Students succeed academically and graduate high school, prepared for higher education, career and community
High school graduates are more economically successful in life, while those who do not graduate find difficulty in earning a family sustaining wage.
Why it Matters
Education is one of the key building blocks to a stable life. It also benefits the whole community: high school graduates have higher earning potential, contribute more to their local economies, are more engaged in their communities, and are more likely to raise kids who also graduate on time.
United Way of Dane County adopts a comprehensive approach to education with programs that make sure children and youth become proficient readers at a young age, stay on track in middle school and earn their high school diploma to ultimately give back to their families and the community.
What we will achieve
Students succeed academically and graduate high school, prepared for higher education, career, and community.
- Increase the proportion of students of color and low income students who are proficient in reading by 4th grade.
- Reduce summer reading loss.
- Improve attendance, especially in the elementary years.
- Increase the proportion of students of color and low income students completing Algebra by 10th grade with a C or better.
- Increase the graduation rate in Dane County from 91.4% to 95% by 2020 (interim goal of 93.2% by 2016).
- Increase the graduation rate for MMSD students from 74.5% to 84.5% by 2020 (or an additional 197 students will graduate by 2020) with an interim goal of 79.5% by 2016.
- Schools of Hope – Individualized 1:1-1:3 literacy tutoring for more than 2,000 Kindergarten through 5th grade students across Dane County elementary schools who are below grade level in reading and language skills.
- Read Up – This summer literacy program addresses the loss in reading proficiency among low-income students during the summer months and the lack of books in the homes of low income families.
- Students receive 5 books – to date program has distributed more than 3,500 free self-selected books to Madison school children.
- Here! Every Student Every Day
- Partnership with seven identified MMSD schools to help improve attendance, with special attention to students of color and kindergarteners.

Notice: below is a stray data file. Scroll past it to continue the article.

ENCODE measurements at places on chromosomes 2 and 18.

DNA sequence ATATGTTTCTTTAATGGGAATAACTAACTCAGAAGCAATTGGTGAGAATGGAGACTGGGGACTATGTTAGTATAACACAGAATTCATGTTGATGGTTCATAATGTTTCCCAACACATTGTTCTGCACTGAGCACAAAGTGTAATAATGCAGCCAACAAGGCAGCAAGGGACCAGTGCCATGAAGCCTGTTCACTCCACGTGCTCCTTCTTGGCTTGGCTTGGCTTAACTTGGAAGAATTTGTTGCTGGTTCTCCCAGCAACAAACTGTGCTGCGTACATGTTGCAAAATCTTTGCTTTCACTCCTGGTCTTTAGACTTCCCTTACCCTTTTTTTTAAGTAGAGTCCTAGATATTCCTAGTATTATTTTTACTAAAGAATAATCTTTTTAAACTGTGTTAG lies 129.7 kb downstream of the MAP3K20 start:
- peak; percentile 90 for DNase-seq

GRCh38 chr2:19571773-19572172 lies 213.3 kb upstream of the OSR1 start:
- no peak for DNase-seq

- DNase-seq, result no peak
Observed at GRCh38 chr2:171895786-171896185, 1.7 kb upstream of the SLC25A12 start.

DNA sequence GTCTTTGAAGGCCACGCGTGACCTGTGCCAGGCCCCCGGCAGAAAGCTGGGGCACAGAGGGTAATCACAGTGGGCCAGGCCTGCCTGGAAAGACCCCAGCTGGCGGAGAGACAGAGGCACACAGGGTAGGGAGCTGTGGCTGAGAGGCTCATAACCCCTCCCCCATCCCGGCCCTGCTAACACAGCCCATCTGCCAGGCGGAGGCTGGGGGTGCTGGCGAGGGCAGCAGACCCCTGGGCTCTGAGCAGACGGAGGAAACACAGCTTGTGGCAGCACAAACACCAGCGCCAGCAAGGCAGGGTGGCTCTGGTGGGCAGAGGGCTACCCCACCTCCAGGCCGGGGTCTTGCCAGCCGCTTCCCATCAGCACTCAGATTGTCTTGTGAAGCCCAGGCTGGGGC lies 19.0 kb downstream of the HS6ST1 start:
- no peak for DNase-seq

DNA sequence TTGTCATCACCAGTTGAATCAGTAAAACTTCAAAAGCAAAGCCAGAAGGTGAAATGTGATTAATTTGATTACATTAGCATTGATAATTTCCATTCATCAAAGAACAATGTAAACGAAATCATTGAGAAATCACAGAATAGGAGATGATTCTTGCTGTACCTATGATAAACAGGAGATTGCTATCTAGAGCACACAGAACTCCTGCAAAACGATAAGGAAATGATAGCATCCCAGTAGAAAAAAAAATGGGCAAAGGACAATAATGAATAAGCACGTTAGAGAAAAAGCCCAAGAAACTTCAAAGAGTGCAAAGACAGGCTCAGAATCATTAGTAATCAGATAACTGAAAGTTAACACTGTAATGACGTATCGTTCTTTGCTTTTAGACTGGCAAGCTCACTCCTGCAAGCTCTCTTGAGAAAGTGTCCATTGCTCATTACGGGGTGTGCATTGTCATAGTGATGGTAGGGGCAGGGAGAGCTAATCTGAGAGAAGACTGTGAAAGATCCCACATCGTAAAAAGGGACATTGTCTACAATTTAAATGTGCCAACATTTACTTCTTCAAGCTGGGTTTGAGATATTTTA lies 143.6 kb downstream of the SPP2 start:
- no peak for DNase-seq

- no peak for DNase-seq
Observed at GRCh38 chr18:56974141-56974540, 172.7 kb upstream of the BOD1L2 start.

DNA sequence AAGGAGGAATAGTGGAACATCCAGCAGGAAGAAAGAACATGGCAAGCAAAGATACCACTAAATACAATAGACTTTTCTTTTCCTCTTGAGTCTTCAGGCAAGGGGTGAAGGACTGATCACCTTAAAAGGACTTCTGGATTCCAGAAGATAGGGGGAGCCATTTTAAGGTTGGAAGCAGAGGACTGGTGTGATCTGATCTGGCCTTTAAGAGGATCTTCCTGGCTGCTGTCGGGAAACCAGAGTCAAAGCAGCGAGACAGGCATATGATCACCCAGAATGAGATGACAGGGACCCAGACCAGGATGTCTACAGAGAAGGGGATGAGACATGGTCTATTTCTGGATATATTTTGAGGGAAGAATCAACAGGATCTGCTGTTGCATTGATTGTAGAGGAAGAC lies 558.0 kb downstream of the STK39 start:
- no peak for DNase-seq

- Schools of Hope – Individualized 1:1-1:3 literacy and math tutoring for middle school aged children in the Madison, Sun Prairie and Oregon School Districts. In 2015, over 1300 students were tutored by over 550 volunteers.
- CBITS – The Cognitive Behavioral Intervention for Trauma in Schools program (CBITS) provides school-based screening, early intervention and treatment for 6th graders who are experiencing Post Traumatic Stress Disorder (PTSD) and depression. Students with clinically-significant levels of exposure to violence/trauma, symptoms of PTSD and depression benefit greatly by participating in CBITS groups where they learn skills that help them work through the trauma and manage its effects on their lives. In 2016, 2,500 6th grade students in 4 school districts will be screened across the county.
- Achievement Connections – Innovative math tutoring program for high school students to help them build basic math skills and pass their classes with a “c” or higher.
- In 2015 more than 415 students received tutoring in Algebra and Geometry at East, West and Memorial High Schools in Madison, and at Middleton High School.
- Achievement Connections is an AmeriCorps program, and sub-grantee of Serve Wisconsin.
- AmeriCorps opportunities.
- FACE Kids program — United Way, schools, and community partners are helping students with behavioral health needs through the FACE-Kids (FACE stands for Five Agency Collaborative Effort) program. FACE-Kids provides therapist-led school-based group services to Dane County children and youth with a wide range of behavioral health needs. Topics covered include anxiety, depression, grief and loss, self-esteem, and anger management. Groups can be tailored to specific needs identified by schools.
Staff: Joe Maldonado
Director, Community Impact – Education
Chair: Fabiola Hamdan
Vice Chair: Sherri Cyra and Jeff Keebler